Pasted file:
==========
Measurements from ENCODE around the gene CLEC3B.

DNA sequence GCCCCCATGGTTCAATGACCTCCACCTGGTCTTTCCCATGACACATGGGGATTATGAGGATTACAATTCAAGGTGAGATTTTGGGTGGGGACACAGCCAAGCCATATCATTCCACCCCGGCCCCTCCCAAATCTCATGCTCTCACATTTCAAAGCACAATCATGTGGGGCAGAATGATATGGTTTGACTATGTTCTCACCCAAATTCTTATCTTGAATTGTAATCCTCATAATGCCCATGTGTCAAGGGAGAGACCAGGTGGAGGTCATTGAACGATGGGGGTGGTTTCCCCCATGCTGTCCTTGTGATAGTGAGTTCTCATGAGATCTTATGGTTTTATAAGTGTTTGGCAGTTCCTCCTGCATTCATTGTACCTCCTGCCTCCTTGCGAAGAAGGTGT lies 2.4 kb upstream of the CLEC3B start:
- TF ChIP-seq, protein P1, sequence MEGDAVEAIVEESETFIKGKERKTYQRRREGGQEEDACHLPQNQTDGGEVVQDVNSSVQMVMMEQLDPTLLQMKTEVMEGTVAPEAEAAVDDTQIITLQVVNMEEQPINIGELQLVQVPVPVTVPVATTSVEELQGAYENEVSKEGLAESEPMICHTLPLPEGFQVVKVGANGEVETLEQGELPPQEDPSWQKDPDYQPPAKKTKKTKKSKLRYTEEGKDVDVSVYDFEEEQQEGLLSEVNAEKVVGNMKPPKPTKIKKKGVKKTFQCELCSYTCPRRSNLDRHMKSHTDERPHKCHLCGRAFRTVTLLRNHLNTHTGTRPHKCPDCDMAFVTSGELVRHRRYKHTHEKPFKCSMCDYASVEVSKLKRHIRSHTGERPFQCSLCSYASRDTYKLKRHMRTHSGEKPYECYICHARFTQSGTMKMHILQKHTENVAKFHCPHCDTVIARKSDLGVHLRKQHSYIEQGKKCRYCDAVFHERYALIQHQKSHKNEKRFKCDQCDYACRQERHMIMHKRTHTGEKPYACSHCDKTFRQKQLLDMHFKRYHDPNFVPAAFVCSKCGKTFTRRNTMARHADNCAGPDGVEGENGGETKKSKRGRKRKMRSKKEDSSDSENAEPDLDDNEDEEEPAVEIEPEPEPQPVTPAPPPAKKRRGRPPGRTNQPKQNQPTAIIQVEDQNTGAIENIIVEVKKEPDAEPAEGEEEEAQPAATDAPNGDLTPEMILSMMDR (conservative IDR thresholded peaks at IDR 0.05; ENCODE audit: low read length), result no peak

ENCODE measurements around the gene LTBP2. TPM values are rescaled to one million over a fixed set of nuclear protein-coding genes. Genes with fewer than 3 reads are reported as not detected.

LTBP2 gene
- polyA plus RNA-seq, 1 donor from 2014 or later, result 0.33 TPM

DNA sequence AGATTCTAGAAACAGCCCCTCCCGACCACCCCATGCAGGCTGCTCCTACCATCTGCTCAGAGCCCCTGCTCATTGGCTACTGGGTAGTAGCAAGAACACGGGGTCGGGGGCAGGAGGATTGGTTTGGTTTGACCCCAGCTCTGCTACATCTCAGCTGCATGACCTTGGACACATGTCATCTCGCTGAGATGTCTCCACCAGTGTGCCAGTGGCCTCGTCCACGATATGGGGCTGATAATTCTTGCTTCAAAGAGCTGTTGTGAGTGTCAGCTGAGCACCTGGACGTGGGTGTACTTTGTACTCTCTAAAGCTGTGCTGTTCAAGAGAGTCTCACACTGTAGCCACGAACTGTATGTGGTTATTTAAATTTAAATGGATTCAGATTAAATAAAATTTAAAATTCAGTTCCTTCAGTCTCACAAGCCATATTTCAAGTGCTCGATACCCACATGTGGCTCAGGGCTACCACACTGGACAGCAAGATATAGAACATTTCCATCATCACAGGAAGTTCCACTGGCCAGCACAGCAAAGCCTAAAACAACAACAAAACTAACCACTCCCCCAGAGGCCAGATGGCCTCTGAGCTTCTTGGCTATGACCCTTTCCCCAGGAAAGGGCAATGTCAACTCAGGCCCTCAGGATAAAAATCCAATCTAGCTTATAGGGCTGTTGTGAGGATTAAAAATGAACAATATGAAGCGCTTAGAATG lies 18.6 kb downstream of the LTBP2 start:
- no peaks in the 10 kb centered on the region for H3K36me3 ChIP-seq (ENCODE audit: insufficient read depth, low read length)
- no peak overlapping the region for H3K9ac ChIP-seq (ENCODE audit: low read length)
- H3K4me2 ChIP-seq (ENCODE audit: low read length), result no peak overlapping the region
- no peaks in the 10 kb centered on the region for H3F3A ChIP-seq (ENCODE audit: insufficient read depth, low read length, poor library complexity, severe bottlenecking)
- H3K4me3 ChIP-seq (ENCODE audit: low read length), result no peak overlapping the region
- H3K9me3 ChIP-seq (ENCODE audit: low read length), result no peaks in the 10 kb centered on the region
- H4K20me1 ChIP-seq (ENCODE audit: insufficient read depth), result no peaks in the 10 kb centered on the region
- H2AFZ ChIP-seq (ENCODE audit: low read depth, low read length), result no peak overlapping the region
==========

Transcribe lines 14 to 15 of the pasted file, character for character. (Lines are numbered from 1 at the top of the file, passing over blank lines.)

- H4K20me1 ChIP-seq (ENCODE audit: insufficient read depth), result no peaks in the 10 kb centered on the region
- H2AFZ ChIP-seq (ENCODE audit: low read depth, low read length), result no peak overlapping the region